When it comes to the fight for American civil rights, Harriet Tubman is much more than a woman; she is an institution, and she had Narcolepsy. Born in either 1819 or 1820 into a life of slavery, Tubman was an African-American abolitionist all her life at a harsh plantation in Maryland. Subject to cruel ownership, bitter working conditions, and painful punishments, this brave woman spent her entire life, as a slave, fighting for the equality of African-Americans and the abolishment of slavery.
At the age of twelve, Harriet received a brain injury that would affect her for the rest of her life. An attempt to help a fellow escape had gone awry, and the runaway slave was captured. Harriet refused to follow her overseer’s directions and tie up the escaping slave. Angry at her disobedience, the overseer delivered a harsh blow to the front of her head. The blow was so intense that she suffered a permanent indention in her forehead. The trauma Harriet received caused her to suffer from Narcolepsy and seizures; she later developed chronic headaches and suffered life-long as a result of the beating.
An accomplishment not many can claim, Harold Ickes is one of few politicians who is known for falling asleep on the job- in the White House! Campaign advisor to Davis Dinkins during his run for New York Mayor, Ickes was a respected and honored White House Deputy Chief of Staff during the presidential reign of Bill Clinton; Ickes also headed Clinton’s campaign during the presidential race in 2002. During Bill’s famous scandal, Ickes worked hard to help save the reputation of the Clinton family.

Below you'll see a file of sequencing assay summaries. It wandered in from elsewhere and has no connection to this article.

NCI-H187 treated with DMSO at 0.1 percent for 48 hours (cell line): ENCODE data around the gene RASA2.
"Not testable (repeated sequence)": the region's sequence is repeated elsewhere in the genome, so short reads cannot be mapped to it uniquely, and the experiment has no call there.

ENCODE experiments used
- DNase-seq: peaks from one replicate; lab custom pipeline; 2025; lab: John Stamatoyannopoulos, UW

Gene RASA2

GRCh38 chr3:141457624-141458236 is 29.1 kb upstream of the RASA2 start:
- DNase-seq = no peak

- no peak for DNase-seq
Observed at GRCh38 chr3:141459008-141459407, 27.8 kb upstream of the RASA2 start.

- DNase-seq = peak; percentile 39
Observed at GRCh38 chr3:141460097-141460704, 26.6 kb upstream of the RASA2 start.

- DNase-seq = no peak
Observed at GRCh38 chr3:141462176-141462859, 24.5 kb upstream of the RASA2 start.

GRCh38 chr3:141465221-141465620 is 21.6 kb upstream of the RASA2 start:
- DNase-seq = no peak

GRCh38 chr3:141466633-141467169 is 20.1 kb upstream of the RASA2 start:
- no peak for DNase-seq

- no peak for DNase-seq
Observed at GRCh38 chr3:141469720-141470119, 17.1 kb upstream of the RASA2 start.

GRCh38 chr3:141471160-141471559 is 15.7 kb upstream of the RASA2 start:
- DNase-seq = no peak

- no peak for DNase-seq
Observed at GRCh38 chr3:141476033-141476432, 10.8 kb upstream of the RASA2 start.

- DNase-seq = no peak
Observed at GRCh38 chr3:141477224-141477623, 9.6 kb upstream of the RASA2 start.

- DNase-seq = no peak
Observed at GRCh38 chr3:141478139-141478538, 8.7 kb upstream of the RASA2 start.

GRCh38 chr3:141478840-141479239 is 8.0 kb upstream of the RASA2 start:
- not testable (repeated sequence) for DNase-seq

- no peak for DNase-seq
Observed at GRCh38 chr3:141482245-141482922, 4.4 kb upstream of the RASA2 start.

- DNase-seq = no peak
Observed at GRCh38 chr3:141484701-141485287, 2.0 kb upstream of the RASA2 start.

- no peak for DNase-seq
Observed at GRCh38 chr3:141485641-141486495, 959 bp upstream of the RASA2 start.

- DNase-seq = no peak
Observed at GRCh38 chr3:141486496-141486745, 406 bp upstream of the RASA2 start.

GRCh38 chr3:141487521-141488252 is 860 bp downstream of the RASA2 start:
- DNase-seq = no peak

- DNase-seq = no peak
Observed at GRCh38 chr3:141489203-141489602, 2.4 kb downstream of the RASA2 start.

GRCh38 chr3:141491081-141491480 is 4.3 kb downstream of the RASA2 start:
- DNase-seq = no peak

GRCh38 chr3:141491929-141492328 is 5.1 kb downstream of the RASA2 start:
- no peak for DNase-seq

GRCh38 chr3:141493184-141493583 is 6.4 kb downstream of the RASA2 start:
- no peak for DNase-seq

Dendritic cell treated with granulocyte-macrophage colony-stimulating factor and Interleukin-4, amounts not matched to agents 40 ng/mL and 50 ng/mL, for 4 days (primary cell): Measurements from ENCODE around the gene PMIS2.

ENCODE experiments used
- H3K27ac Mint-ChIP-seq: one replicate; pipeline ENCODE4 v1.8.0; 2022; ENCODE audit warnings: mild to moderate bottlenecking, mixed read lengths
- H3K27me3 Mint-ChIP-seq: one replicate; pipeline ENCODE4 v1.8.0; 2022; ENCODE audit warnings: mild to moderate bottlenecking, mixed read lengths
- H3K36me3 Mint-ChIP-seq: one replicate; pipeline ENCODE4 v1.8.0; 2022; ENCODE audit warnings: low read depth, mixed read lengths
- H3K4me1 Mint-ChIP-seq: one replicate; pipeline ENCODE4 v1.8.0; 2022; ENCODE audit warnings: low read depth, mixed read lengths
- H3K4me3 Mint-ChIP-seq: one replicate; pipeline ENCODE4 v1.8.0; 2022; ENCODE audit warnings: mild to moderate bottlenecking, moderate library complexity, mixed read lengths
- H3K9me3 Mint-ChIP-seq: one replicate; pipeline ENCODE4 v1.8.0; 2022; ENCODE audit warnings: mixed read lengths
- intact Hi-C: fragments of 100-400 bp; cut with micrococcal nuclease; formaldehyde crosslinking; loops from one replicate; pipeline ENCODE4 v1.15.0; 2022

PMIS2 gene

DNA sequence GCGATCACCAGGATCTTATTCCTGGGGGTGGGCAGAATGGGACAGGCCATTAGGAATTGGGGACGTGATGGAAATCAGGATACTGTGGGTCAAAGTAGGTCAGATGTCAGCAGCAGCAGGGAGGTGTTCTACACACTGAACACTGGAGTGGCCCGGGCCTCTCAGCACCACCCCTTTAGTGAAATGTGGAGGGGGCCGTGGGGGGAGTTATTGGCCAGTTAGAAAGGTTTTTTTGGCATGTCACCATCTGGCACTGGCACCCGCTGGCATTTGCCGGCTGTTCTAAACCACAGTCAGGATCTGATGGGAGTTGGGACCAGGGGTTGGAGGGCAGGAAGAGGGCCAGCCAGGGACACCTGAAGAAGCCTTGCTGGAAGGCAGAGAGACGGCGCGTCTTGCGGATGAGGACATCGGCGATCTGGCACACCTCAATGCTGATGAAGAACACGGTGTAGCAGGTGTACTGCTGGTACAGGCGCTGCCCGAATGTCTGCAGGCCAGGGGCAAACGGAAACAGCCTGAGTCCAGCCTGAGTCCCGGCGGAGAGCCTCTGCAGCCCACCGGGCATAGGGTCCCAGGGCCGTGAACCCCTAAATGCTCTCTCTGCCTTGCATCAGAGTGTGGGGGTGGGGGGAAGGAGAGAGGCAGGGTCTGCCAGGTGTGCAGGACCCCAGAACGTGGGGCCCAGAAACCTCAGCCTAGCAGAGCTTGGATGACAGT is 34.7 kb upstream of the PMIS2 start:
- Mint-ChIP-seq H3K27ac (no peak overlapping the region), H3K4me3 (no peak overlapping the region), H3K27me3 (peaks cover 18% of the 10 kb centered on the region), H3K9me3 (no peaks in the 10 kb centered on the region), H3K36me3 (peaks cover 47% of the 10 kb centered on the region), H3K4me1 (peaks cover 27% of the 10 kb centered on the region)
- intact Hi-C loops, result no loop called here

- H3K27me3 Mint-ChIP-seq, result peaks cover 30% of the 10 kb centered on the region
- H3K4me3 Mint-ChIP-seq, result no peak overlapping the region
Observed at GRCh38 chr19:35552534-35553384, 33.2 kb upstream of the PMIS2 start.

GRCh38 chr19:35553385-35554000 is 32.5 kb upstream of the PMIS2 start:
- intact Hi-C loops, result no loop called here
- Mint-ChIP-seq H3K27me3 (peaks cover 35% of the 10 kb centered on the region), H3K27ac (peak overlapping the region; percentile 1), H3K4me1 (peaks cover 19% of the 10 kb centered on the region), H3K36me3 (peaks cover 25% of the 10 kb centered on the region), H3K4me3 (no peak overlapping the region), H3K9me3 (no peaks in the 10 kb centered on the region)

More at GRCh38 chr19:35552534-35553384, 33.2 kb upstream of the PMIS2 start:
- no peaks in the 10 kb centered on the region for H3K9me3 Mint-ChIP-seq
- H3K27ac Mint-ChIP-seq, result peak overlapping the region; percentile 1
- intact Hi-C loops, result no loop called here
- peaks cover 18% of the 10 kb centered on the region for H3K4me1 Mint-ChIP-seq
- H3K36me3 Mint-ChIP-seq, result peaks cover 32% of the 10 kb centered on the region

It is rumored that Harold Ickes, while a passionate politician and respectable man, suffered from the plagues of Narcolepsy. He would fall asleep at inappropriate times, very often while on the job. He was actually prescribed amphetamine medication to help him stay awake during the day like many Narcolepsy patients today. Ickes didn’t take the medication often because it would cause him to suffer from a new plague, Insomnia. Some people claim that many years of Narcolepsy, daytime sleepiness, and sudden naps, Harold Ickes had become much more defensive, and even displayed a few moments of public vulgarity.
When you hear the name, Natassja Kinski, you don’t think of the word disorder; it should be the farthest thing from your mind. A disorder, however, is exactly what this German actress has. Natassja Kinski is one of the most famous narcoleptic sex symbols in the world. During the 1970s and 1980s, this gorgeous actress was a household name in Germany after starting her career as a model. Later, she turned her interests towards to the Silver Screen. Kinski even won a Golden Globe for her brilliant performance in “Tess”. Despite suffering from an unpredictable disorder like Narcolepsy, Kinski was able to appear in over sixty movies in her entertainment career. During an interview, Kinski even revealed that she avoids driving at night because she takes her Narcolepsy and the dangers associated with it seriously.